Longest common subsequence (LCS) is a classic problem of dynamic programming. The problem is to find out the longest subsequence which presents in the two given sequences. A subsequence is a sequence that appears in the same relative order, but not necessarily contiguous.

The solution of LCS is delicate, and the idea can be applied to many other problems. I will walk through these problems in this post.

## I. Solution of LCS

The key is to break down the problem into a collection of simpler subproblems.

1 | Let mark[i][j] represent the length of the LCS of s1(0..i-1) and s2(0..j-1). |

If we need to return the subsequence, we can use a matrix to record the path we take in the if/else above and then recover the subsequence according to it.

1 | When i > 0 && j > 0, |

1 | int i = s1.length(); |

## II. Applying the idea of LCS

### i. Longest Common Substring

It is a bit different from Longest Common Subsequence. Substring requires to be contiguous. But the solution is similar. Note that this is not a problem of dp, the answer is not mark[s1.length()][s2.length()], but the max value in the matrix.

1 | Let mark[i][j] represent the length of the LCSubstring of s1(0..i-1) and s2(0..j-1). |

A similar problem on leetcode: 718. Maximum Length of Repeated Subarray.

### ii. Interleaving String

97. Interleaving String: given *s1*, *s2*, *s3*, find whether *s3* is formed by the interleaving of *s1* and *s2*.

We can directly apply the idea of LCS to this problem. Just be aware of the index.

1 | Let mark[i][j] represent if the interleaving of s1(0..i-1) and s2(0..j-1) can form s3(0..i+j-1). |

## III. Matching

### i. Regular expression matching

10. Regular Expression Matching: decide if the pattern *p* matches the string *s*. ‘.’ matches any single character; ‘*’ matches zero or more of the preceding element.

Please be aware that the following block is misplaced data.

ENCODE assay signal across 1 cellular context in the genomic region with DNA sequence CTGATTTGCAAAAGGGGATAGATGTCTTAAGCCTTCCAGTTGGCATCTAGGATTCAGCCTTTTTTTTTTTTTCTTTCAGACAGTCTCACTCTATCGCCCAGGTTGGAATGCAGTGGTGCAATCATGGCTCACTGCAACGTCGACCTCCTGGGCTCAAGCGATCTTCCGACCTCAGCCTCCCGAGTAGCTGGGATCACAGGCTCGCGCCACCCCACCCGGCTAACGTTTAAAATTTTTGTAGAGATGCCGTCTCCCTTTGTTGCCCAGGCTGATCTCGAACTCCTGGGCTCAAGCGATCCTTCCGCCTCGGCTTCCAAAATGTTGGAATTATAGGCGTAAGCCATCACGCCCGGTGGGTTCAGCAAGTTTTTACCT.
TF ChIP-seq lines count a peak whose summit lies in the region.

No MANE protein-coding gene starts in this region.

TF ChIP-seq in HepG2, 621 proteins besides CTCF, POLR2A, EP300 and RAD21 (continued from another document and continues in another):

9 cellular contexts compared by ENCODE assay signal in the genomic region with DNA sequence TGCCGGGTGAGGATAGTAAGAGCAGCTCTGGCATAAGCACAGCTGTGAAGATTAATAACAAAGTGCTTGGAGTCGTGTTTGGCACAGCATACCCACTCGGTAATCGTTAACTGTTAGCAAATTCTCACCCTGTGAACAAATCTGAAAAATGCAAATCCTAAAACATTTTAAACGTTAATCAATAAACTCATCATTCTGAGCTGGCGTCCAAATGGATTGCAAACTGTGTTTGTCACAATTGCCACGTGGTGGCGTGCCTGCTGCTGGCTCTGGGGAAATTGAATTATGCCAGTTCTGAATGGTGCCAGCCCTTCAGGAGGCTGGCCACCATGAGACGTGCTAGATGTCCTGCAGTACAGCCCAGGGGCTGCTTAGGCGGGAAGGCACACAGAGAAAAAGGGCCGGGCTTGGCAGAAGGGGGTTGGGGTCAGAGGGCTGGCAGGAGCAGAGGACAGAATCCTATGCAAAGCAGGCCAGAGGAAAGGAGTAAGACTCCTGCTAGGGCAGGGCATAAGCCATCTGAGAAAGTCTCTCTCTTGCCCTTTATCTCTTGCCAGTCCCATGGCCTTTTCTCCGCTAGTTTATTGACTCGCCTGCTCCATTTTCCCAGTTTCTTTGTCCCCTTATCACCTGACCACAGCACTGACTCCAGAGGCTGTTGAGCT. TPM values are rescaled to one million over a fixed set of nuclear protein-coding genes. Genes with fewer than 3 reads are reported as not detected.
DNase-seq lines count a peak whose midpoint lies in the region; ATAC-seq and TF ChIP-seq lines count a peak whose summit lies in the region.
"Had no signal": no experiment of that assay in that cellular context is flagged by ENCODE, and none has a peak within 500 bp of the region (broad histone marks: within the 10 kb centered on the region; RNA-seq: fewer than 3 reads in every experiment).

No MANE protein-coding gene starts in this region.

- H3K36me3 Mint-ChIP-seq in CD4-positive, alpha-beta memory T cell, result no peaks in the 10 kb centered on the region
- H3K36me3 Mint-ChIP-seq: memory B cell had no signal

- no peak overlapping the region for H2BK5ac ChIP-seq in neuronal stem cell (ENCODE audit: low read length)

1 | Let mark[i][j] be true if p(0..j-1) matches s(0..i-1); otherwise it is false. |

### ii. Wilcard matching

44. Wildcard Matching: decide if the pattern *p* matches the string *s*. ‘?’ matches any single character; ‘*’ matches any sequence of characters (including the empty sequance).

1 | Let mark[i][j] be true if p(0..j-1) matches s(0..i-1); otherwise it is false. |

## IV. Edit distance

### i. Delete distance

583. Delete Operation for Two Strings: given two words word1 and word2, find the minimum number of steps required to make word1 and word2 the same, where in each step you can delete one character in either string.

The idea is to find the LCS and remove the rest characters. Or we can directly apply the idea of LCS to this problem.

1 | Let mark[i][j] represent the number of characters to be deleted in order to make s1(0..i-1) and s2(0..j-1) the same. |

### ii. Edit distance

72. Edit Distance: given two words word1 and word2, find the minimum number of steps required to make word1 and word2 the same, where in each step you can insert/delete/edit one character in either string.

The solution is to apply the idea of LCS to this problem. As the insert operation is the same as the delete operation, we can just use either one.

1 | Let mark[i][j] represent the number of characters to be deleted/edited in order to make s1(0..i-1) and s2(0..j-1) the same. |

## V. Palindrome

### i. Longest Palindromic Subsequence

516. Longest Palindromic Subsequence: find the longest palindromic subsequence’s length in the given string *s*.

One solution is to reverse string *s* and find the LCS of *s* and the reversed string. Time complexity is O(s.length() * s.length()).

Another solution is to apply the idea of LCS.

1 | Let mark[i][j] represents the length of the longest palindromic subsequence in s(i..j). |

Time complexity is: O(s.length() * s.length()).

### ii. Longest Palindromic Substring

5. Longest Palindromic Substring: find the longest palindromic substring in the given string *s*.

A straight-forward solution is to traverse the array and check if an element is the center of a palindrome.

1 | for (int i = 0; i < s.length(); i++) { |

Time complexity: O(s.length() * s.length()).

Another solution is to apply the idea of LCS.

1 | Let mark[i][j] represents the length of the longest palindromic substring in s(i..j). |

Time complexity is: O(s.length() * s.length()).

Note that the trick that reverses the string and then finds the longest common substring does not work here. This is a counterexample: “abcdkecba”.